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BRAINTREE -- A conference that will address a Catholic response to the challenges of educating today’s youth in a context of increasingly restrictive student-teacher interaction will convene in Cambridge this July.
The second annual EdConference, organized by members of the Communion and Liberation (CL) movement, will take place July 17-20 at The Hyatt Regency and provide a platform for dialogue among educators with all levels of experience and specialization on how to address pupil disinterest and passivity in light of increased restrictions on the relationship between teacher and student in the United States.
The conference’s name, “The Risk of Educating: The Student-Teacher Relationship,” is taken from CL founder Msgr. Luigi Giussani’s 2001 book, “The Risk of Education.” In it, the priest and professor studies Christian education and faith formation in 20th century Italy, and offers a new instructional method for teaching youth amidst many of the same symptoms exhibited by American society and youth culture today.
According to event organizers, over the course of the four day conference, speakers will take Giussani’s distinctly Christian pedagogy as a starting point, and then focus discussion on how its central underpinnings are applicable to secular education as well.
In a telephone interview with The Pilot, conference founder Annemarie Bacich said that Giussani’s instructional method is founded on the belief that the teacher’s role must not be that of a lecturer, but that of a guide who lives what they teach, thus providing students with a stable standard for judging the reality of the world around them.
Bacich said that, due to the number of scandals that have erupted in recent years involving youth abuse by teachers and clergy members, many restrictions have been put on the relationship between teachers and students.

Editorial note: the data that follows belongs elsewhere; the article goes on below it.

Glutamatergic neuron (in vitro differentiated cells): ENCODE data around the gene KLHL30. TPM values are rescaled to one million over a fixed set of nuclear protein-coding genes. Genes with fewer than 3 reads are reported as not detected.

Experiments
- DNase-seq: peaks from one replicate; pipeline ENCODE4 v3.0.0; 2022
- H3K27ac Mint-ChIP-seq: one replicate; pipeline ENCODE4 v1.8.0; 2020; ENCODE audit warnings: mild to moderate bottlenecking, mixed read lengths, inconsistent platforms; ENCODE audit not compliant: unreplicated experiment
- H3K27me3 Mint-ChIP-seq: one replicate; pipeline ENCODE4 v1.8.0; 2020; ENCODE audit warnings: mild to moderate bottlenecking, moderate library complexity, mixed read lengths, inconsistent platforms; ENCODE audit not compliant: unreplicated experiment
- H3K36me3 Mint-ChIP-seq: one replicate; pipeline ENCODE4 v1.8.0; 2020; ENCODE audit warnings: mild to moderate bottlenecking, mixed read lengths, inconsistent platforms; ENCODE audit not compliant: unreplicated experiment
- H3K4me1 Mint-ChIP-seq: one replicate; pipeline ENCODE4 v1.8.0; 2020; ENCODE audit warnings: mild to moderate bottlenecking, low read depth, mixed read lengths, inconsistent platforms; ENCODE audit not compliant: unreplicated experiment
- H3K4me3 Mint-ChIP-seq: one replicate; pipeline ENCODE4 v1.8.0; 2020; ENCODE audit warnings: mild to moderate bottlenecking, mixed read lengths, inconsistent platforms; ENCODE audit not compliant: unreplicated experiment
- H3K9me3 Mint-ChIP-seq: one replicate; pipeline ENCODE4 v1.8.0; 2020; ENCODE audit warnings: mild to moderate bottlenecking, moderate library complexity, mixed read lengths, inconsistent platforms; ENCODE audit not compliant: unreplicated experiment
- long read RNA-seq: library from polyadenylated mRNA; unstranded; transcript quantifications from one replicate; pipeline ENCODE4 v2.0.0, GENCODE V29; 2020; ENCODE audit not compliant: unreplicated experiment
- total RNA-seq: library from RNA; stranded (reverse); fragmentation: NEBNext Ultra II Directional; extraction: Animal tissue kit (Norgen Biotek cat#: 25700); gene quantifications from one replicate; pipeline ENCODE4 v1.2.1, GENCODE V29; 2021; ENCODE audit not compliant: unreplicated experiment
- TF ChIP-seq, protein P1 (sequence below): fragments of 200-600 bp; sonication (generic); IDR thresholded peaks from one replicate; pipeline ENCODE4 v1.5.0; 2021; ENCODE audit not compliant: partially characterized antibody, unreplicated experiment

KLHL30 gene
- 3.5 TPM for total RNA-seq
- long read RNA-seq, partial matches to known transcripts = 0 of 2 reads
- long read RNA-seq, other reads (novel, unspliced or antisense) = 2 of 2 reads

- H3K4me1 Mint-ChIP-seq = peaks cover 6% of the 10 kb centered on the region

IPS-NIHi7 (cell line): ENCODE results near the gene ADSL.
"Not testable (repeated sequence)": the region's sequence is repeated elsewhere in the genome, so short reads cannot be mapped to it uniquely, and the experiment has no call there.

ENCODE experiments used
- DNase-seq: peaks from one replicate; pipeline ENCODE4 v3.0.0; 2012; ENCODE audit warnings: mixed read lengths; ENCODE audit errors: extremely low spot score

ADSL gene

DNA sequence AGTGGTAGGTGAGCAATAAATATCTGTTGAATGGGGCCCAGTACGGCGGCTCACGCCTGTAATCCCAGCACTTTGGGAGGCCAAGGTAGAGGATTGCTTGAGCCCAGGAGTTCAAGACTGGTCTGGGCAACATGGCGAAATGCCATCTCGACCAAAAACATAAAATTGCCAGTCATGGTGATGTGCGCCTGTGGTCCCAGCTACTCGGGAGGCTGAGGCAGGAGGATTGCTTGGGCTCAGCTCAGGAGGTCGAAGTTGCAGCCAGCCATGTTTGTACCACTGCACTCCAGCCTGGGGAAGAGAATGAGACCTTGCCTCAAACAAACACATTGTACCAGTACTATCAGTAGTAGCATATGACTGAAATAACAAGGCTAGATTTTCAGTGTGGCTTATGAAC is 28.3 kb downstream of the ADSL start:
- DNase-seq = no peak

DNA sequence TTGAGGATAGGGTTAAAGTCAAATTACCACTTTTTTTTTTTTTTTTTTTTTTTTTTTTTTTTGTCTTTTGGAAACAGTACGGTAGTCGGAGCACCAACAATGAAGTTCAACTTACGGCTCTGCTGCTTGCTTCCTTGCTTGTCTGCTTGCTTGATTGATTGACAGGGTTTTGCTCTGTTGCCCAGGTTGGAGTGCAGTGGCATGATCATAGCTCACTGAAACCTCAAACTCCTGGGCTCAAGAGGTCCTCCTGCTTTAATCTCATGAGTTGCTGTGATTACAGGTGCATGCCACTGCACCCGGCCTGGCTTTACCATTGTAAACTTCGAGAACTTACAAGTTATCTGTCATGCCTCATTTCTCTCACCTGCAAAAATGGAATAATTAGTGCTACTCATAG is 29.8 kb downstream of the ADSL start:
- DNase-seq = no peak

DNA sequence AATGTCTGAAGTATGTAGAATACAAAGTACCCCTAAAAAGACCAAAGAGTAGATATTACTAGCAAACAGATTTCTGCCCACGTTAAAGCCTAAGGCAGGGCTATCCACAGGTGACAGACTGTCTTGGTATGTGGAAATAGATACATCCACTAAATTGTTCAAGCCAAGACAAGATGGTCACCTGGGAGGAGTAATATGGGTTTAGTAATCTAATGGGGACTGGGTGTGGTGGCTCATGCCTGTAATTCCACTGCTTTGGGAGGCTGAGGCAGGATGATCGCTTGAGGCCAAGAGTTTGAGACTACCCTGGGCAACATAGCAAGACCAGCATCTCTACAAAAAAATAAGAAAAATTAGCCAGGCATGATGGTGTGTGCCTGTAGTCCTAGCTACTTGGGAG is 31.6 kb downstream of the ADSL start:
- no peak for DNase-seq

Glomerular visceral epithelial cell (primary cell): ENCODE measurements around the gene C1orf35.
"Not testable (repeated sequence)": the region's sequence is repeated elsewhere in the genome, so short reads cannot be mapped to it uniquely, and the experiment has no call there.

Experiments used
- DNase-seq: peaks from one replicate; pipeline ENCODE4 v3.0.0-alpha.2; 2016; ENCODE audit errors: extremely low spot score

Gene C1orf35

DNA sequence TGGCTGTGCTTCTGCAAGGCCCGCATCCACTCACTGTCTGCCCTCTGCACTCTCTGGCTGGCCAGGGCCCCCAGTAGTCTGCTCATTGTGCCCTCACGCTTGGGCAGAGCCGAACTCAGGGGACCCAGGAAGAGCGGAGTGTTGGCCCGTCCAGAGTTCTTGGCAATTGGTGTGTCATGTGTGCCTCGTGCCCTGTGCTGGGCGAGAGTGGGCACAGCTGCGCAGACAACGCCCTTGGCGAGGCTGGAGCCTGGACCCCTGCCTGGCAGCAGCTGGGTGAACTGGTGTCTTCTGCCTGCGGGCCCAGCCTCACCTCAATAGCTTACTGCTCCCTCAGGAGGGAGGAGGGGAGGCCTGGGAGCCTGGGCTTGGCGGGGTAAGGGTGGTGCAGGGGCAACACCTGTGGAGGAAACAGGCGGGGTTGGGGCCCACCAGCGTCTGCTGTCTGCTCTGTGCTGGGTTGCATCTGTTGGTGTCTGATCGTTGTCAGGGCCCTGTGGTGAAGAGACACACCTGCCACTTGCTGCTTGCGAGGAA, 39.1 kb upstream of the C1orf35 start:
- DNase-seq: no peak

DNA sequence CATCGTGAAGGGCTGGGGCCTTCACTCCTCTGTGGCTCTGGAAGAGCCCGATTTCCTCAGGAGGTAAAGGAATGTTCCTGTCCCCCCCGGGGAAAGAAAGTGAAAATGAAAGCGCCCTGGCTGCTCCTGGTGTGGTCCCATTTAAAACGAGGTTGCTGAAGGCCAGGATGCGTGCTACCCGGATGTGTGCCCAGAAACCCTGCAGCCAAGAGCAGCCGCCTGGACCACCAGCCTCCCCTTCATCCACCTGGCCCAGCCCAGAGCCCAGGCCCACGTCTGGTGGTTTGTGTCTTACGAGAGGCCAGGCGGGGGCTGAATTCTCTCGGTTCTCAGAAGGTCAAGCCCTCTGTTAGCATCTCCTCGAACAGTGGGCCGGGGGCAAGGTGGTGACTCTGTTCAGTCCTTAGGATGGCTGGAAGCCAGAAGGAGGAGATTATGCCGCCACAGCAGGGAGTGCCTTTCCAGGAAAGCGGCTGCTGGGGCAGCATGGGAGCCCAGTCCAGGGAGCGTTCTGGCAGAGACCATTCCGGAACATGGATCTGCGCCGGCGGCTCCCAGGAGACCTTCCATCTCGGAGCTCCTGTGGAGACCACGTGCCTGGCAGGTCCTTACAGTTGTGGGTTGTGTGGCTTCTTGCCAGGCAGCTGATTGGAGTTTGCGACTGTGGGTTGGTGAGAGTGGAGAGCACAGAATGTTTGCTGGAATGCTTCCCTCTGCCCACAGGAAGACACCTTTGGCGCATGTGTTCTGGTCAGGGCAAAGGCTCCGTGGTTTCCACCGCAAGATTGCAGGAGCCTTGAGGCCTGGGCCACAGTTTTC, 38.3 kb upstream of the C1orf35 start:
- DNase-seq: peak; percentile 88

“However, there needs to be a fostering of this relationship,” she said. “So, we want to explore how the relationship between teacher and student can be fostered while at the same time maintaining the necessary concern for the safety of teachers and students in the school.”
A panel of school administrators will explore that balance, said Bacich, discussing how they can simultaneously foster connections with students and deal with legal issues involved in running a school.
Sitting on the panel will be Father Jose Medina, principal of North Cambridge High School; Sister Marie Pappas, associate superintendent for the Archdiocese of New York’s Department of Education; and Dr. Michelle Riconscente, professor of educational psychology at the University of Southern California.
The CL ecclesial movement began in 1954 in Italy when Msgr. Luigi Giussani established a Christian presence in a high school in Milan with a group of students. According to its website, the name synthesizes the conviction that the Christian event, lived in communion, is the foundation of the authentic liberation of man. CL is present today in around 70 countries.
To register for the conference, visit www.edconference.org.